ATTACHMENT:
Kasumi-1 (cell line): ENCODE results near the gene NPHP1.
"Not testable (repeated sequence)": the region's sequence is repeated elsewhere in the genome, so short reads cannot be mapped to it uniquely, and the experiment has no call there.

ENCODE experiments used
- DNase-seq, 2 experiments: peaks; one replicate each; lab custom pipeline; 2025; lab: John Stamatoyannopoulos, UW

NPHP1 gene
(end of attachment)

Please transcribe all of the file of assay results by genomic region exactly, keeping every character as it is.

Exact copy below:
Kasumi-1 (cell line): ENCODE results near the gene NPHP1.
"Not testable (repeated sequence)": the region's sequence is repeated elsewhere in the genome, so short reads cannot be mapped to it uniquely, and the experiment has no call there.

ENCODE experiments used
- DNase-seq, 2 experiments: peaks; one replicate each; lab custom pipeline; 2025; lab: John Stamatoyannopoulos, UW

NPHP1 gene